My mother’s closet is filled with a lifetime of acquisitions that have remained unculled for over 40 years. She spent a lot of time in her apartment during COVID, and I suppose spending so much time with her stuff made her want to organize it.
This past summer, my mother asked me to dedicate my weekly visits to help her go through her things, beginning with her bedroom closet. The shelves towered up so high I needed to stand on a chair to reach the top right corner where she wanted to begin. I’d scoop a pile into my arms, climb down and bring the contents to her bed. There she would start sifting and sorting —separating into give away, keep and try on.
Every item was accompanied by a story. “This top I brought with me from Israel, this pleated skirt I used to wear to work all the time, this dress used to be my favorite to go out in.” She encouraged me to try on what I liked, helping me scratch a shopping itch I had been unable to satisfy during COVID. My favorite take home pieces were a red velour sweatshirt top with puffed ruched shoulders, a blue and white buttery soft striped crop top and a retro green dress accented with pink, white and yellow geometric shapes and flared short sleeves. Going to a Jewish Orthodox K-8 school I felt very stifled by the limited dress code. I was never afraid of making a statement. Going through her bold and boisterous wardrobe from decades earlier, I realized I get that flair from my mother.
When we were almost done with the top two shelves, four visits in, I noticed a sealed garment bag tucked in the back left corner behind a messy pile of gym shorts. The bag was slightly opaque but I could see a quilt folded inside. I knew the quilt was a family heirloom, but I didn’t know all the details behind how it ended up in my mother’s closet.
For the first time, I asked her to tell me the story.
The throw was hand-made by my great-grandmother. My great-grandmother was born in Poland. Her son, my grandfather Mordechai, was raised in a Polish shtetl. When Mordechai was a boy, he got sick, and his aunt Ethel, who had left Poland for America at the beginning of the 20th century, sent money to her sister to help pay for my grandfather’s medicine. As a thank you to Aunt Ethel, my great-grandmother made the quilt and sent it to America. About a decade later, the Nazis invaded Poland and my grandfather never saw his mother, his father or four of his five siblings again. He was eventually reunited with one brother who was already in the British Mandate in Palestine when World War II broke out.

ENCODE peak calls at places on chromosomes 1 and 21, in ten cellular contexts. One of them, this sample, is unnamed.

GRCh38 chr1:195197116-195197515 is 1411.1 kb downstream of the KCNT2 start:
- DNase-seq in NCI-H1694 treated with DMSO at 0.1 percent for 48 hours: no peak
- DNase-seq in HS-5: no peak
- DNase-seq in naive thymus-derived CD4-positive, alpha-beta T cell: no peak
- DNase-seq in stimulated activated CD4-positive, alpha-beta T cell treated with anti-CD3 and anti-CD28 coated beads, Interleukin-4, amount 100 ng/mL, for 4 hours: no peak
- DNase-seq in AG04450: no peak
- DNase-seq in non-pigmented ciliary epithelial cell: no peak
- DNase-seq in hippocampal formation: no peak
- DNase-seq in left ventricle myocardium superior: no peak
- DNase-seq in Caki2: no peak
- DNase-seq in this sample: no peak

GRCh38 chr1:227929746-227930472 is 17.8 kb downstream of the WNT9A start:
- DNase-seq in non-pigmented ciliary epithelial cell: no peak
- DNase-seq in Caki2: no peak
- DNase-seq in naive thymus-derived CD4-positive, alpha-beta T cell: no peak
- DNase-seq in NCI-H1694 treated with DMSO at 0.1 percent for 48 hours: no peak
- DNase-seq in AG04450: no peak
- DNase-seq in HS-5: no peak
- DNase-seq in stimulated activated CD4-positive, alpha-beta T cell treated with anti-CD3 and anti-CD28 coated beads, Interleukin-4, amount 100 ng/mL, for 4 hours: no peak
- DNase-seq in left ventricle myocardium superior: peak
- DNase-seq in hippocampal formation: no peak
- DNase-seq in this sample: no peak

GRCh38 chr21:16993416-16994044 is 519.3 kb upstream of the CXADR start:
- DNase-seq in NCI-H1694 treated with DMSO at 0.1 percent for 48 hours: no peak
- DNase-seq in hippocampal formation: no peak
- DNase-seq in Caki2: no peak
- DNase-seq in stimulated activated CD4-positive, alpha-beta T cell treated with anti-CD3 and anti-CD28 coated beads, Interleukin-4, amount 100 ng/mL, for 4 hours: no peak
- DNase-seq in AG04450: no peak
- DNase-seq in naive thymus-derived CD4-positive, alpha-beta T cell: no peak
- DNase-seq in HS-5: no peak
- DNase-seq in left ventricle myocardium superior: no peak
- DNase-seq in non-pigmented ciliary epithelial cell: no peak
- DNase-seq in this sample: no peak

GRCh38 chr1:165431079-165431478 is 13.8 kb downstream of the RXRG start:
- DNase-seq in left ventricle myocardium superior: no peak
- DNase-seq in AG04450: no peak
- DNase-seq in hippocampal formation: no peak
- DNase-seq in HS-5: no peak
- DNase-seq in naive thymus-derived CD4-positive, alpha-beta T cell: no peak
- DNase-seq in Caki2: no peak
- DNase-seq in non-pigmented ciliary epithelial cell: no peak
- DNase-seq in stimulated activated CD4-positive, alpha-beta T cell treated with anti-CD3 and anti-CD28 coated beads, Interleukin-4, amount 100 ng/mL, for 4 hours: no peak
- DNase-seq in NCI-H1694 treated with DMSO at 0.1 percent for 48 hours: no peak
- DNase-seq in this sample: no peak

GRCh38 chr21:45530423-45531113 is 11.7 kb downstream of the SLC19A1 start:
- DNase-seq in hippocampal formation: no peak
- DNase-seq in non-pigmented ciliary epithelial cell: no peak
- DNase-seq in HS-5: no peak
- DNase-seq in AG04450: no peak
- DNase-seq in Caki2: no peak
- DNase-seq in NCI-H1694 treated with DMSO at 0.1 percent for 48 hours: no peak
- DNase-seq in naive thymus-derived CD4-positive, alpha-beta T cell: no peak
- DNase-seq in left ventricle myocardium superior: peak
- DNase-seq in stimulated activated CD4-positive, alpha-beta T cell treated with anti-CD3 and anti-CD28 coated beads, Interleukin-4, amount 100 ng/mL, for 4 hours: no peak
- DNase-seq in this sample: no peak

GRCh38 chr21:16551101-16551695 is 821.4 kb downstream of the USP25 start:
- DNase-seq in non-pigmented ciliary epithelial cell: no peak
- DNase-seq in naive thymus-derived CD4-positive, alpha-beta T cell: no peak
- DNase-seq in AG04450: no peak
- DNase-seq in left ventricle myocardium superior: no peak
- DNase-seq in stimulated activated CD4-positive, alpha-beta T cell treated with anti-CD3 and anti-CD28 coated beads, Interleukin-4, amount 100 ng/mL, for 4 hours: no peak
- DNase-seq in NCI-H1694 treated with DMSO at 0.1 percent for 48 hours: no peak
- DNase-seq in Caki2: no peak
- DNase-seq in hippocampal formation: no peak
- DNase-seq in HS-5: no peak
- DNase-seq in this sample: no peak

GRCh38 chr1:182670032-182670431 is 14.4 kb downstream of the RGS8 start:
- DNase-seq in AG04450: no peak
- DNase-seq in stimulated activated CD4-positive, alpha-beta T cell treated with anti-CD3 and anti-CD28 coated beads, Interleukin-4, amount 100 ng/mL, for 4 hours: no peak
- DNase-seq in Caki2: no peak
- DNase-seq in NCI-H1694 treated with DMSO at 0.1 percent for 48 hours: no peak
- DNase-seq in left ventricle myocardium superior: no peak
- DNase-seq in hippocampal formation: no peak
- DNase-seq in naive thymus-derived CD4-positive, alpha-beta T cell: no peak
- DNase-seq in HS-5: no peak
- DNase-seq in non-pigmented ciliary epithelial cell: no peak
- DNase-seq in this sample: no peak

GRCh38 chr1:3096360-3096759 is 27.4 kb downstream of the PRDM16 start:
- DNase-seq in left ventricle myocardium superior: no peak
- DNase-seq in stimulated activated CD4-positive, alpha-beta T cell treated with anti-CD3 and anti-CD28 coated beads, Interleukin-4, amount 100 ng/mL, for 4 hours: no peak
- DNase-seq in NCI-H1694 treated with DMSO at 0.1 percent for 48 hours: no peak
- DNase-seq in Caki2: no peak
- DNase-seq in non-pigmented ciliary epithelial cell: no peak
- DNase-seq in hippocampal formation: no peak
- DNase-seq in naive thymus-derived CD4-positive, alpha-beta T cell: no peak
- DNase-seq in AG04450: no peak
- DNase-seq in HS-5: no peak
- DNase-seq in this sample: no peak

I asked my mother if we could take the blanket out — I had never seen it opened up. We carefully coaxed it out of the bag together and spread it across her bed. Perhaps I am biased, but it is one of the most beautiful things I’ve ever seen. I cried as I ran my fingers across the needle point stitching. It was so detailed, the colors so vibrant. Shades of hot pink, highlighter orange, fiery red, bright sunny yellows and meadow greens. Knowing that the delicate thread was woven with gratitude and hope made it all the more stunning.
My great-grandmother was probably younger than me when she made the quilt. She could not have imagined that her American great-granddaughter would be admiring it almost a century later. It occurred to me in that moment that my love of color and artistic expression runs deeper in my lineage than I realized.
My great-grandmother would never know before she was killed if any of her children would survive the war. My mother immigrated to the U.S. from Israel in the 1970s, and her great aunt Ethel gave it to her then, feeling the quilt belonged with my mother. One day it will be mine.
My husband and I chose not to have children. Most days I feel very good about that choice. But every path we walk down leaves another untouched. I wish I had someone to pass the quilt on to that will cherish it as I do. Going through my mother’s things with her has made me think about what that process will look like for me when I reach that stage of my life. For the first time, I truly mourned that I would not have a child to whom I could pass on my family treasures. Further, I started thinking more deeply about what a legacy means to me.
For some, a legacy is defined by the creation of the next generation. But our legacy is also the words we write. And the art we make. The ripples of the joy created by the love we put into our relationships. Maybe a legacy is simply to leave something beautiful behind. And maybe everyone can appreciate the beauty of my great-grandmother’s quilt, even if they don’t formally inherit it.